Believe it or not, making a realistic and rewarding New Year’s Resolution is possible.

Some of us start the new year with fresh hopes for making sweeping changes, but anyone who has observed how fitness centers swell in January and drop off by March knows that intentions are not enough. When you consider your goals for 2020, think about what kind of resolutions you would like to make as a parent. Here are some ideas to get you going.

Look for times when you can be more presentWhen you are with your family, make a concerted effort to really live in the moment. Children do not need our undivided attention all of the time (hooray for independent play!), but they can tell when our minds are elsewhere. Putting away phones, giving focus to loved, and being playful all help families connect better.

When it comes to discipline, focus more on teaching than on punishment. While consequences enforce rules, children still need to learn how to live up to expectations. No one is born knowing how to share, wait turns, or manage frustration and anger any more than we are born knowing how to ride a bike. Experience, role modeling, and encouragement help us build on what we know and fill in the gaps of what we don’t.

Next time your child is struggling, observe him first, and, rather than focus on what toys/privileges can be taken away, ask yourself, “What does my child need?” Problem-solving together when everyone is calm and you are praising effort are ways to build on what they can do, moving them towards improvement.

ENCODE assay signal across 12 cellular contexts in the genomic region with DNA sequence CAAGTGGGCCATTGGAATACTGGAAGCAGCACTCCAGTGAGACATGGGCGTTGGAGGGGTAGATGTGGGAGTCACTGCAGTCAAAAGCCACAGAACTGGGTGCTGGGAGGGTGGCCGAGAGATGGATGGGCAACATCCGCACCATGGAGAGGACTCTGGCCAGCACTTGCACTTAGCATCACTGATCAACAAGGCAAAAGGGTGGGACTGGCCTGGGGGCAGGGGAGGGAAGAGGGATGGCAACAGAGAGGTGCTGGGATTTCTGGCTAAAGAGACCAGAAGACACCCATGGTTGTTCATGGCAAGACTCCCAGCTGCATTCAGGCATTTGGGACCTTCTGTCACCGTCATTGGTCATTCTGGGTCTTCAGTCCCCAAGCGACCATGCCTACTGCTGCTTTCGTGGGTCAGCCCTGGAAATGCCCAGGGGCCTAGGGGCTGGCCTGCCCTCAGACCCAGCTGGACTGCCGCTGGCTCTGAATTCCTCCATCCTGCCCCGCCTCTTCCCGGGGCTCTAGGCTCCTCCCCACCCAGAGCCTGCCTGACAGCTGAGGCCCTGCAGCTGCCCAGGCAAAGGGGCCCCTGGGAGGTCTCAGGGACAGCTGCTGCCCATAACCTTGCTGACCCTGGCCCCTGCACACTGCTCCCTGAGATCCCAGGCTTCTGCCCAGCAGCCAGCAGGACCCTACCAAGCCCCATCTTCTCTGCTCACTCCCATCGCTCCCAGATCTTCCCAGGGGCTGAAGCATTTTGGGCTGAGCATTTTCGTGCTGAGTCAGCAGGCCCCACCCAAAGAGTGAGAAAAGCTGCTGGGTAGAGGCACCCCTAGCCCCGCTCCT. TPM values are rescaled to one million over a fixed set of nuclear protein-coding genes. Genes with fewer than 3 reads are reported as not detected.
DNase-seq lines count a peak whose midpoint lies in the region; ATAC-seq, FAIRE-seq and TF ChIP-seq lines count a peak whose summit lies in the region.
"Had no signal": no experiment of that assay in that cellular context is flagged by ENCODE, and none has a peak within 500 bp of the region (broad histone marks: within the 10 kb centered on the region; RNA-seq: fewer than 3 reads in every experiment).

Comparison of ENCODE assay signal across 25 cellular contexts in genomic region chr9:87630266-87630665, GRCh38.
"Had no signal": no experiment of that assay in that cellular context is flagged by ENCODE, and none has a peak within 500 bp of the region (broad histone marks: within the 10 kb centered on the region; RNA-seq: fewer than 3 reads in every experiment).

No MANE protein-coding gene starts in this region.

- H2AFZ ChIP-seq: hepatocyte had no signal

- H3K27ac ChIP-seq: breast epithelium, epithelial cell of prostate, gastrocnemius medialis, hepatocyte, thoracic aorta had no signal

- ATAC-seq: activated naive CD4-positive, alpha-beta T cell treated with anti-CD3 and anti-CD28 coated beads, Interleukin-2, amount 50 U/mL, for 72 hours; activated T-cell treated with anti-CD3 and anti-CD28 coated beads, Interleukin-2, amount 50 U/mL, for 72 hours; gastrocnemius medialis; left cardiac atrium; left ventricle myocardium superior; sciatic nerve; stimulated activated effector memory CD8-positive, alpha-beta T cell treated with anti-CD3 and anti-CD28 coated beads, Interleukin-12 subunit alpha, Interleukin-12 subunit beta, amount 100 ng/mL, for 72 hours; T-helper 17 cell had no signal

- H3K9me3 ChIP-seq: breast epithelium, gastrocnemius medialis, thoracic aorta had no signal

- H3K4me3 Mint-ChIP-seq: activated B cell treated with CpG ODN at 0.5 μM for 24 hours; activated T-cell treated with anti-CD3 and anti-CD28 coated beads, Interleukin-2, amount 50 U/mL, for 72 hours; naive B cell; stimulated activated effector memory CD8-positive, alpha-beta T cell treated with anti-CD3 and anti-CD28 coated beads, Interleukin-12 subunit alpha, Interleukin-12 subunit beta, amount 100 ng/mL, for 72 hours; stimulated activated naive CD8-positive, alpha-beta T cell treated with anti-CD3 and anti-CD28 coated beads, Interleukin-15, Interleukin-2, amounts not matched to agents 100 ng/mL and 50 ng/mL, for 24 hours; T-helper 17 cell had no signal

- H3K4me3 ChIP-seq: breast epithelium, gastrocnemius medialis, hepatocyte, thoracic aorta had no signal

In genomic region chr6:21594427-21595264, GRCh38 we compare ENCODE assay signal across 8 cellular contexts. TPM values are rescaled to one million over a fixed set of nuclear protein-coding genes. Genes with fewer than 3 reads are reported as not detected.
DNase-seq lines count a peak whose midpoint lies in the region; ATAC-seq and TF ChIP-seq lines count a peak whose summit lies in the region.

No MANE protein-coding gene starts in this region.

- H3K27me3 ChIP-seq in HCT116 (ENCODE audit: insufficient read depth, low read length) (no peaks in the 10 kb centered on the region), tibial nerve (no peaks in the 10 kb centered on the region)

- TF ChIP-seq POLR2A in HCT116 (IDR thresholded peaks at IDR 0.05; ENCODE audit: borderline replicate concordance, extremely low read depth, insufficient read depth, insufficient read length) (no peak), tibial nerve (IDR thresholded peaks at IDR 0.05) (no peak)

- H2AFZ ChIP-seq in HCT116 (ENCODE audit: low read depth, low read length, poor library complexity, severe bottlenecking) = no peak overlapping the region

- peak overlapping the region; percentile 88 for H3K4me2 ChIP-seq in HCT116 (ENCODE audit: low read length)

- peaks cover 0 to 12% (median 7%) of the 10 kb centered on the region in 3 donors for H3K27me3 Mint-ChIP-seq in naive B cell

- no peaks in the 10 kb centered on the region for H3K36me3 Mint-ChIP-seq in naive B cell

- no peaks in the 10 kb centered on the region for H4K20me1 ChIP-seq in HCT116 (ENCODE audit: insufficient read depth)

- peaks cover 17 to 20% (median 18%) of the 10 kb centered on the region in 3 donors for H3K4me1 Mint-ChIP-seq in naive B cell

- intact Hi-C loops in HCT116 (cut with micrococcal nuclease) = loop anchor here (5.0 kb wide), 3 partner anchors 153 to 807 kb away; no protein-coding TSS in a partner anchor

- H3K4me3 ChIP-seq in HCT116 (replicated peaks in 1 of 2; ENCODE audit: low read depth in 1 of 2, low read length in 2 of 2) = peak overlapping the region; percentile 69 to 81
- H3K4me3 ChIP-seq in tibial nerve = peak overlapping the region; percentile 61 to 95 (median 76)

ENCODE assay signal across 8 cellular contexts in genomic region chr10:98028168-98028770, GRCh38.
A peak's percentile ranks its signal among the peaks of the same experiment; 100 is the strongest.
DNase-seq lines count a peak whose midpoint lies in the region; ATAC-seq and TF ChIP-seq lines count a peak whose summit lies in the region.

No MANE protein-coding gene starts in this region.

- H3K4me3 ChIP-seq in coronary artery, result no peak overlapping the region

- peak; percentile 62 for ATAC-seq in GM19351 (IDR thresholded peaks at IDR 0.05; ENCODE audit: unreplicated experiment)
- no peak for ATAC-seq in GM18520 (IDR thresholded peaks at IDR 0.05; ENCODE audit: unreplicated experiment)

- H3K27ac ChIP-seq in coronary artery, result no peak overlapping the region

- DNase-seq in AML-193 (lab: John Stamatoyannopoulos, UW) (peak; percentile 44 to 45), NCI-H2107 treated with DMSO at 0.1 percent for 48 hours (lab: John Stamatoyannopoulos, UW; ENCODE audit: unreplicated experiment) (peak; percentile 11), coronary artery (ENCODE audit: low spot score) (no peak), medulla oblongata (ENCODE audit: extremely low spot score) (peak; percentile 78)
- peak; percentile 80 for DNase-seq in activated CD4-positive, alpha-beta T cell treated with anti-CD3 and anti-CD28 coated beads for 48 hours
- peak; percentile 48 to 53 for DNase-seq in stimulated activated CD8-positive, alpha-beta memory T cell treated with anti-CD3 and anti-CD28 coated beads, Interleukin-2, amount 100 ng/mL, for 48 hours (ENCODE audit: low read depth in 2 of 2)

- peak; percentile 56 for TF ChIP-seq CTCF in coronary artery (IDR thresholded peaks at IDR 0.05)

If we can be more understanding of our children’s mistakes, we can be more tolerant of our own. Parents are often their own toughest critics. There is no such thing as perfect, so if you expect that of yourself, you will be disappointed and frustrated. If you had a rough day, take a deep breath and remind yourself tomorrow is a chance to try again.

Think about one way you could take care of yourself by reducing stress. Does that mean giving up something the whole family enjoys, but isn’t meaningful or helpful? Rather than eliminating something, add something. Is there an activity that reminds you of your pre-parent days, or something new you want to try?

It is difficult with the daily demands of working parents, but start with small, frequent bursts of something that will help “fill your cup.” Take that 15-minute run or keep a book in the car to read for a few minutes when waiting to pick up the kids after soccer practice. When the opportunity comes for larger breaks from the daily routine, take them without guilt. 

Create a culture of appreciation in your family. Dr. John and Dr. Julie Gottman found in their research on couples that parents whose relationships thrived after the births of their children found ways to show appreciation, affection, and admiration for each other on a daily basis. These expressions were not necessarily grand gestures, but small, simple, and frequent ones, such as a quick hug or thank you. Children can also be encouraged to show their thanks towards family members and the community, so they may cultivate an attitude of gratitude.


Lisa Phillips, a licensed social worker and parent educator at The Parenting Center at Children’s Hospital, is a contributor to the  award-winning “Parenting Corner” column. She can be reached at 504.896.9591; chnola.org/parentingcenter.

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